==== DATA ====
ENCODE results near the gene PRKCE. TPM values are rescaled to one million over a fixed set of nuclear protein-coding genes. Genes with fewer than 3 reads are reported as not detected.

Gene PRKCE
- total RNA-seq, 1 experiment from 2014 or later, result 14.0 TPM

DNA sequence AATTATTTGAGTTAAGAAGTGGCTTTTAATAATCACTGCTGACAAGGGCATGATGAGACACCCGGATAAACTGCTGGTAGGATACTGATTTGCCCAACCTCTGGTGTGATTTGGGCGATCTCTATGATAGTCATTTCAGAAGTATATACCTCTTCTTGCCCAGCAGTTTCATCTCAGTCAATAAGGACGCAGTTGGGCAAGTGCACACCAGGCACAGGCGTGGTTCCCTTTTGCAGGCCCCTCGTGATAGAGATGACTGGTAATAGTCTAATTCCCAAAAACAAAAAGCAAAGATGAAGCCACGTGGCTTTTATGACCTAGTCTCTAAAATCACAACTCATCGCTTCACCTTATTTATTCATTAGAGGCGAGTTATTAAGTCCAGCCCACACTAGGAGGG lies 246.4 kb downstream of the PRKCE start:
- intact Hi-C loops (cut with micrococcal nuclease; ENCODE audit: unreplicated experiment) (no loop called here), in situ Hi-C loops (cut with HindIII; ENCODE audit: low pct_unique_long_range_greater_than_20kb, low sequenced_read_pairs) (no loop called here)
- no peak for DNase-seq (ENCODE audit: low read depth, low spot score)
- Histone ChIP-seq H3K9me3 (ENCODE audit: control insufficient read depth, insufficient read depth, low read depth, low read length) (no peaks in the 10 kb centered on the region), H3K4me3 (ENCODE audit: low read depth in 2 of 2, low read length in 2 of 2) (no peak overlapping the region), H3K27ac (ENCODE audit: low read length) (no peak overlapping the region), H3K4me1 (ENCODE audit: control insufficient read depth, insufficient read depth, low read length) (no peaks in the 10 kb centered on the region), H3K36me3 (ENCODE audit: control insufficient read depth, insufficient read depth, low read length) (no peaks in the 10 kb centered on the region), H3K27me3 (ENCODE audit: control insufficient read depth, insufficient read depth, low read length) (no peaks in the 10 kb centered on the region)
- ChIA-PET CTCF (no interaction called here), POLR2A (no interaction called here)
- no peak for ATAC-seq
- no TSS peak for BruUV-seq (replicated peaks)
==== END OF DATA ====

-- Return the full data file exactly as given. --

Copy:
ENCODE results near the gene PRKCE. TPM values are rescaled to one million over a fixed set of nuclear protein-coding genes. Genes with fewer than 3 reads are reported as not detected.

Gene PRKCE
- total RNA-seq, 1 experiment from 2014 or later, result 14.0 TPM

DNA sequence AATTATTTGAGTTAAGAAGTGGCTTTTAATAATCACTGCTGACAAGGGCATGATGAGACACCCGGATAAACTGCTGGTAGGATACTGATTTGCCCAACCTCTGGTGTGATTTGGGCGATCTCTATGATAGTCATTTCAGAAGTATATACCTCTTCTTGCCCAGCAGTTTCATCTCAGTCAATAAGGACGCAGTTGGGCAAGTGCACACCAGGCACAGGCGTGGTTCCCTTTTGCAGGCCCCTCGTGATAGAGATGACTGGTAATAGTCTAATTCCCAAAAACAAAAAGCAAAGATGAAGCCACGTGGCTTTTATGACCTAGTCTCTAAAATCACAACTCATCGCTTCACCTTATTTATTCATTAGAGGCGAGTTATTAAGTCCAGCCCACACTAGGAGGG lies 246.4 kb downstream of the PRKCE start:
- intact Hi-C loops (cut with micrococcal nuclease; ENCODE audit: unreplicated experiment) (no loop called here), in situ Hi-C loops (cut with HindIII; ENCODE audit: low pct_unique_long_range_greater_than_20kb, low sequenced_read_pairs) (no loop called here)
- no peak for DNase-seq (ENCODE audit: low read depth, low spot score)
- Histone ChIP-seq H3K9me3 (ENCODE audit: control insufficient read depth, insufficient read depth, low read depth, low read length) (no peaks in the 10 kb centered on the region), H3K4me3 (ENCODE audit: low read depth in 2 of 2, low read length in 2 of 2) (no peak overlapping the region), H3K27ac (ENCODE audit: low read length) (no peak overlapping the region), H3K4me1 (ENCODE audit: control insufficient read depth, insufficient read depth, low read length) (no peaks in the 10 kb centered on the region), H3K36me3 (ENCODE audit: control insufficient read depth, insufficient read depth, low read length) (no peaks in the 10 kb centered on the region), H3K27me3 (ENCODE audit: control insufficient read depth, insufficient read depth, low read length) (no peaks in the 10 kb centered on the region)
- ChIA-PET CTCF (no interaction called here), POLR2A (no interaction called here)
- no peak for ATAC-seq
- no TSS peak for BruUV-seq (replicated peaks)